Anxiety and somatization

Rudolf Hoehn-Saric

Research output: Contribution to journalArticlepeer-review

2 Scopus citations


Contrary to self-reports, most patients with chronic anxiety disorders exhibit increased muscle tension but not autonomic hyperarousal when at rest. Under everyday stress they tend to react with less physiological flexibility than normal controls. However, they overreact subjectively and physiologically to stimuli that are anxiety-provoking. Diminished physiological flexibility (DPF) may be caused by anxiety-induced cerebral overresponse to neutral stimuli, leading to poor discrimination to inputs that are not related to psychopathology. There is only a weak relationship and, in some instances, a desynchrony between physiological changes and perception of change under stress. The inconsistencies between self-reports of physiological states and physiological recordings can be explained by alterations of body sensations through psychological factors, predominantly expectations and attention to bodily states that lead to perceptual distortions.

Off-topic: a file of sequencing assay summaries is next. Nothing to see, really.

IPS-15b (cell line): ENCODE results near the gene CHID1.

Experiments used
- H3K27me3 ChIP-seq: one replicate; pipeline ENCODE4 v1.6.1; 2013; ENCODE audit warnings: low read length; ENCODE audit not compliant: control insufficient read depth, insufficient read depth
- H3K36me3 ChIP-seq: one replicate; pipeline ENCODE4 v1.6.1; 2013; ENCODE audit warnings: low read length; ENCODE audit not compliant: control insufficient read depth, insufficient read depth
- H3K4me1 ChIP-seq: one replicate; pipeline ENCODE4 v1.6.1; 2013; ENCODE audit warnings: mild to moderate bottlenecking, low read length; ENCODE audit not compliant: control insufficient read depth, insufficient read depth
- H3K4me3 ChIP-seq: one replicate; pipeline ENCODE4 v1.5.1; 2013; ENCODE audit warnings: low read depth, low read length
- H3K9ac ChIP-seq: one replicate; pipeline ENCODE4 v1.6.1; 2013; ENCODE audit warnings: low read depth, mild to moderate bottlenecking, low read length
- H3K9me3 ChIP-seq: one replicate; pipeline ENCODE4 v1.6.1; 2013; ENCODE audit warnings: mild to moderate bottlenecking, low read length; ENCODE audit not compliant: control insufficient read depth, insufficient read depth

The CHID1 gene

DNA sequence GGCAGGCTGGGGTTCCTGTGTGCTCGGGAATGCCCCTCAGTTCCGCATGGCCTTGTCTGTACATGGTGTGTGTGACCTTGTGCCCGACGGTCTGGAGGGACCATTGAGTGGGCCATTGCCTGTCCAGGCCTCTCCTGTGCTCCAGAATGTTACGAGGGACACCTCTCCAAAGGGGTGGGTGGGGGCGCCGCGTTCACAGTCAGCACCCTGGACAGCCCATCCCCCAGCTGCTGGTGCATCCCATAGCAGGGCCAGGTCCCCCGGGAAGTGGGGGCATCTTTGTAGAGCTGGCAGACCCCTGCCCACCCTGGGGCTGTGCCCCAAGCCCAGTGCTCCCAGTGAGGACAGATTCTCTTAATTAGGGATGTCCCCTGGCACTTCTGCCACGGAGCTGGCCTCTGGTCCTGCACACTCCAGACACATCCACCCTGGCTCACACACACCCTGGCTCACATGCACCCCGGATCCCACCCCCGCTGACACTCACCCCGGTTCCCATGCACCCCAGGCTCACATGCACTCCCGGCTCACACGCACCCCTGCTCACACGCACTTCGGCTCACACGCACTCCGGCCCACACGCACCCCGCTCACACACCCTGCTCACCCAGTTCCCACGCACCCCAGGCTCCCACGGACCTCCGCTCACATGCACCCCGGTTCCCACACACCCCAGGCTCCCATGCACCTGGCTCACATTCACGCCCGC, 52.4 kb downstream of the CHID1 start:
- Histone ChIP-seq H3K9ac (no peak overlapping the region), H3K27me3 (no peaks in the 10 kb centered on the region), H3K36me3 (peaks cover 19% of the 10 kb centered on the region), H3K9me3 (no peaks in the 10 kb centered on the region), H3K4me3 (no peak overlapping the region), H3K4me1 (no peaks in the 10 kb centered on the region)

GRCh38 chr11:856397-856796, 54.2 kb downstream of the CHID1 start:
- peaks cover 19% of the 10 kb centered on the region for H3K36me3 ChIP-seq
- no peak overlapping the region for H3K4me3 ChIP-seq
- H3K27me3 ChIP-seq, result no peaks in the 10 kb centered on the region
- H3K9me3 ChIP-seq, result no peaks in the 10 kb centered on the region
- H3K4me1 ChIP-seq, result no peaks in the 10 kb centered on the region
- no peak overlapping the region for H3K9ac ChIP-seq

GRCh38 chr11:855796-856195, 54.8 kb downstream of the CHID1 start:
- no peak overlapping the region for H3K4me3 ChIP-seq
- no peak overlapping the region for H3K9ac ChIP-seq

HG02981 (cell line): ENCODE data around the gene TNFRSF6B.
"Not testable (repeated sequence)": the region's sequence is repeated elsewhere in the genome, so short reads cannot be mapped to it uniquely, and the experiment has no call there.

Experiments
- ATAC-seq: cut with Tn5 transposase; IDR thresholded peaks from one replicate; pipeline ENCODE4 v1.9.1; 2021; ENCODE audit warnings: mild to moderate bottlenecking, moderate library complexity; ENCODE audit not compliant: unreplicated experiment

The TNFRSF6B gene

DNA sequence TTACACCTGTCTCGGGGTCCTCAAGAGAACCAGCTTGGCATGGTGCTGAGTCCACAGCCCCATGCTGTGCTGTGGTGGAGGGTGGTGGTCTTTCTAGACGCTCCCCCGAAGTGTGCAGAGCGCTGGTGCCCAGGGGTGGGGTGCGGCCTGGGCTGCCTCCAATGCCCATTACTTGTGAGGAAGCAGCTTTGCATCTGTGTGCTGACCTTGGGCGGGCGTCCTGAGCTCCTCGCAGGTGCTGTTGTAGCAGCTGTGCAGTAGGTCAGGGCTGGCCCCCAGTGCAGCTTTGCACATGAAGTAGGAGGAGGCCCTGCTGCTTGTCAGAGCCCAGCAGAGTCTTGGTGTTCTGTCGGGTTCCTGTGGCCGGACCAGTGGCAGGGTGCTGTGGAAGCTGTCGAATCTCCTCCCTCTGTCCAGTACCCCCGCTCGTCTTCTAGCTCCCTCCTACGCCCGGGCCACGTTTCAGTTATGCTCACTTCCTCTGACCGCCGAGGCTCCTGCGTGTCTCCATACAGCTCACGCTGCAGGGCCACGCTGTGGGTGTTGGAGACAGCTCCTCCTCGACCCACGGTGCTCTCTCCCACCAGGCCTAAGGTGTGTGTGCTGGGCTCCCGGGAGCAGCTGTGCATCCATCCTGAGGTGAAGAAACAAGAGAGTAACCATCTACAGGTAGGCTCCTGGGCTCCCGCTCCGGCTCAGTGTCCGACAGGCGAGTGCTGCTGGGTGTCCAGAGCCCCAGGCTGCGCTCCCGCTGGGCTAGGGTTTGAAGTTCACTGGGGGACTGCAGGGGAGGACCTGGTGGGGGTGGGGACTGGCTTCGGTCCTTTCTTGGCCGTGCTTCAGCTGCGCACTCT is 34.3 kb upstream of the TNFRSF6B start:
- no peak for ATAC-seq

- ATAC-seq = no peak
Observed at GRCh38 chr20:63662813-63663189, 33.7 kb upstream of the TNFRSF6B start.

Original languageEnglish (US)
Pages (from-to)368-372
Number of pages5
JournalInternational Congress Series
StatePublished - Apr 2006
Externally publishedYes


  • Anxiety disorder
  • Perception
  • Physiological flexibility
  • Somatic symptoms

ASJC Scopus subject areas

  • General Medicine


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